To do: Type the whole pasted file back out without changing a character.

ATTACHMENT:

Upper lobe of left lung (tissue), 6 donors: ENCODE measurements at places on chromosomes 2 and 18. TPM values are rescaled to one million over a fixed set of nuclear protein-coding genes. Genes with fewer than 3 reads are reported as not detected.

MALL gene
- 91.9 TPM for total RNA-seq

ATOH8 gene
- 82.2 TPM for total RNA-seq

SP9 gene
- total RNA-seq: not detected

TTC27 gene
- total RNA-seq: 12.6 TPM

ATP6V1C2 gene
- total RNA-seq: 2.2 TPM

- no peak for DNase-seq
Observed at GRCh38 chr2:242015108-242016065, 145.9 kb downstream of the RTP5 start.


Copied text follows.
Upper lobe of left lung (tissue), 6 donors: ENCODE measurements at places on chromosomes 2 and 18. TPM values are rescaled to one million over a fixed set of nuclear protein-coding genes. Genes with fewer than 3 reads are reported as not detected.

MALL gene
- 91.9 TPM for total RNA-seq

ATOH8 gene
- 82.2 TPM for total RNA-seq

SP9 gene
- total RNA-seq: not detected

TTC27 gene
- total RNA-seq: 12.6 TPM

ATP6V1C2 gene
- total RNA-seq: 2.2 TPM

- no peak for DNase-seq
Observed at GRCh38 chr2:242015108-242016065, 145.9 kb downstream of the RTP5 start.